Friends of Jade Erick report she was being treated for eczema. I reached out to Dr. Jeanette Jacknin, M.D., who is board certified in dermatology and runs a “holistic” clinic in the San Diego area. She told me that she is not familiar with the use of intravenous turmeric for eczema and that this treatment does not make sense for any dermatology patient.
Jade Erick’s death should not be seen as an isolated incident at the hands of a rogue practitioner. Naturopathic doctors across California advertise intravenous therapies with dangerous substances, including hydrogen peroxide, ultraviolet light and ozone gas. And their descriptions of these substances delivered directly into the blood raise serious concerns about their medical training and ability to serve as state-licensed doctors.
On his website, Kim Kelly, N.D., erroneously claims, “When H2O2 [hydrogen peroxide] runs through your veins, the oxygen surrounds the disease, causing its cells to suffocate and die.” With more twisted logic, he argues that hydrogen peroxide delivered into the body will give white blood cells a “boost” by replenishing their own oxidative compounds used to fight infections. According to Kelly, “H2O2 is considered a food, so it is natural and it is also effective.”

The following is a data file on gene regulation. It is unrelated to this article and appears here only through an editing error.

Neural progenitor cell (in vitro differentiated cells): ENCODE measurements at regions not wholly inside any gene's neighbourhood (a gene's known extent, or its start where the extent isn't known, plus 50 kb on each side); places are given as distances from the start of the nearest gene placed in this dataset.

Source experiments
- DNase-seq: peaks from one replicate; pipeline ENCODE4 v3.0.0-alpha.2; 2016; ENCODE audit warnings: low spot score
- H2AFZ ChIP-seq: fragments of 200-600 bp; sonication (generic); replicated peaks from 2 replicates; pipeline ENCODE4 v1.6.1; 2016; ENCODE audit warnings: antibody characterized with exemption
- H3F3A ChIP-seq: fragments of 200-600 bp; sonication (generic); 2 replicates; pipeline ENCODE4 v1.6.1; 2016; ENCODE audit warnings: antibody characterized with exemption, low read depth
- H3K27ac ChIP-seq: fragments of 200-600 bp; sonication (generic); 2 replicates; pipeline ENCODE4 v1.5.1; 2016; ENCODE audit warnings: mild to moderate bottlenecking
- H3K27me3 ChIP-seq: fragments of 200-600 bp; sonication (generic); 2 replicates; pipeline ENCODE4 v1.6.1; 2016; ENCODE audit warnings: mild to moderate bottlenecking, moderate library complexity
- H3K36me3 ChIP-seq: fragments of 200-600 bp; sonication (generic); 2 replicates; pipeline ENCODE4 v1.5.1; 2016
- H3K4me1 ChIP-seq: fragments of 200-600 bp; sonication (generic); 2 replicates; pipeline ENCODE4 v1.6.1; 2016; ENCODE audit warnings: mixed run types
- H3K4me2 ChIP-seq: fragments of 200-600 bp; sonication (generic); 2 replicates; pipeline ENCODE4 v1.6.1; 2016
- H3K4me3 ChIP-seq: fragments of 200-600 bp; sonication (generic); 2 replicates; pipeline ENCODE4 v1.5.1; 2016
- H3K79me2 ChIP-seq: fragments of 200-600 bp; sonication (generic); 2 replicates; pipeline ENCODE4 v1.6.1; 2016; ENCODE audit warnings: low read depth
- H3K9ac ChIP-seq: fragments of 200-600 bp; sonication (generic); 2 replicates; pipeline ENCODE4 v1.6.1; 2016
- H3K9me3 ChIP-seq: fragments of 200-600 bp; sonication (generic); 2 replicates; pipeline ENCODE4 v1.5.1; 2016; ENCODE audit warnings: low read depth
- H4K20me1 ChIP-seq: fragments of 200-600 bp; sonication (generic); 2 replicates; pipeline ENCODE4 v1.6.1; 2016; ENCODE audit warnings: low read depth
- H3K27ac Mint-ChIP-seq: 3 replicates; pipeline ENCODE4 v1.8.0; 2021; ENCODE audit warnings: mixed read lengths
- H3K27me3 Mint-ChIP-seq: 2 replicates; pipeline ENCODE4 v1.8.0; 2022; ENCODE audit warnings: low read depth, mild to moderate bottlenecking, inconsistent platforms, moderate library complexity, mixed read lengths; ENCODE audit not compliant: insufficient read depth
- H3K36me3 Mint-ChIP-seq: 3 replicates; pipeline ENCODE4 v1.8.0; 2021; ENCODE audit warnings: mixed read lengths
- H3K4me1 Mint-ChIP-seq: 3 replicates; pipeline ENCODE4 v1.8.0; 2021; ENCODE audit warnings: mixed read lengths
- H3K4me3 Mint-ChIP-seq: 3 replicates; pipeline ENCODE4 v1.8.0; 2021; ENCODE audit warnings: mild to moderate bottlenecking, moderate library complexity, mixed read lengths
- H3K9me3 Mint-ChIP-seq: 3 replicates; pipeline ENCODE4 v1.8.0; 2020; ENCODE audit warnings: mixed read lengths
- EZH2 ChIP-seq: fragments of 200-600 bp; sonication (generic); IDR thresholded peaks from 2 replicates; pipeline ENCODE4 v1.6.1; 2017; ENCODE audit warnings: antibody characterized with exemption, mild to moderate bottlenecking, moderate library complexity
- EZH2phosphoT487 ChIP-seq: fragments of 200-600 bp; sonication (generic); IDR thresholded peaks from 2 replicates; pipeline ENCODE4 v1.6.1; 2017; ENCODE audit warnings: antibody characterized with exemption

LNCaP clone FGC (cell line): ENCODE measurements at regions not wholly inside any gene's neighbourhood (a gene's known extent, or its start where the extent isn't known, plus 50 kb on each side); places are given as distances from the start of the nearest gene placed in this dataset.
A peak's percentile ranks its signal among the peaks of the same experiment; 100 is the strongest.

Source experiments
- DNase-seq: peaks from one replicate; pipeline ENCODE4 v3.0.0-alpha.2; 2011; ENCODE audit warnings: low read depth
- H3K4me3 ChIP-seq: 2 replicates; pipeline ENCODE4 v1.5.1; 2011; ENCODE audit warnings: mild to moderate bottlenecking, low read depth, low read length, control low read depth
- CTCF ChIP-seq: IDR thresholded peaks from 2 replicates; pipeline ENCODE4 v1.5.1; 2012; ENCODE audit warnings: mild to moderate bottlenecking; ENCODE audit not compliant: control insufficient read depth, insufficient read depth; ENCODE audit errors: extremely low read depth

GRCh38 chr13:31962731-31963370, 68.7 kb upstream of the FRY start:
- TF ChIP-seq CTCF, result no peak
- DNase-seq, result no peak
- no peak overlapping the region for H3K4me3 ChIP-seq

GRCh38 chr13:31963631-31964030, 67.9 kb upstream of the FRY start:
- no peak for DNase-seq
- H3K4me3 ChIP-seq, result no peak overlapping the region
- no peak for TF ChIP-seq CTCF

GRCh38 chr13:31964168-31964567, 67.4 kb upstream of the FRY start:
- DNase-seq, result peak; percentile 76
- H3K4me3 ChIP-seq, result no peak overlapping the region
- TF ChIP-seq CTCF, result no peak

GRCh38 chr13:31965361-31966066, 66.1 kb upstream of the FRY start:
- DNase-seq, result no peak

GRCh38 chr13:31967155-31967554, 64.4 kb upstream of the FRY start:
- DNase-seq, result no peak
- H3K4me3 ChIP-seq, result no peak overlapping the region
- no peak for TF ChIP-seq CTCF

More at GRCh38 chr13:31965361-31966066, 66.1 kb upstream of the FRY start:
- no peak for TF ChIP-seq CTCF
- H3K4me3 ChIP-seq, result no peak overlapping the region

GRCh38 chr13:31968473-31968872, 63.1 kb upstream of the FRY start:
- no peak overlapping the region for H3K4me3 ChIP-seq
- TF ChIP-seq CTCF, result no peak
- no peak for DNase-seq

Putting hydrogen peroxide into the blood stream is not safe or effective for any medical condition. Patients have died receiving this treatment. In 2004, Dr. James Shortt, M.D., lost his medical license in South Carolina and settled a wrongful death lawsuit after one of his patients died from intravenous hydrogen peroxide. Physicians in other states have faced similar disciplinary actions for giving intravenous hydrogen peroxide.
Californian naturopathic doctors are also pushing a variety of invasive treatments using ozone gas. The FDA describes ozone as “a toxic gas with no known useful medical application.” But California naturopathic doctors claim that there are hundreds of studies validating its use to treat a dizzying array of disparate health conditions.
Take, for example, Sonja Fung, N.D. and Brian Myers, N.D. in La Quinta, who cite on their website a long list of biomolecular pathways in their justification for how ozone gas reduces inflammation and increases “cellular energy,” which they say treats conditions ranging from vascular diseases of the brain to Ebola. These naturopathic doctors appear to have strung together biochemical terminology lifted from the abstract of a dubious article in a seemingly predatory medical journal.
Further web searches returned dozens of naturopathic clinics in California offering ozone therapy. This includes Mark Stengler, N.D., who spoke on television after Jade Erick’s death and defended intravenous turmeric as “experimental.” He does give ozone and hydrogen peroxide intravenously, according to advertisements on his website.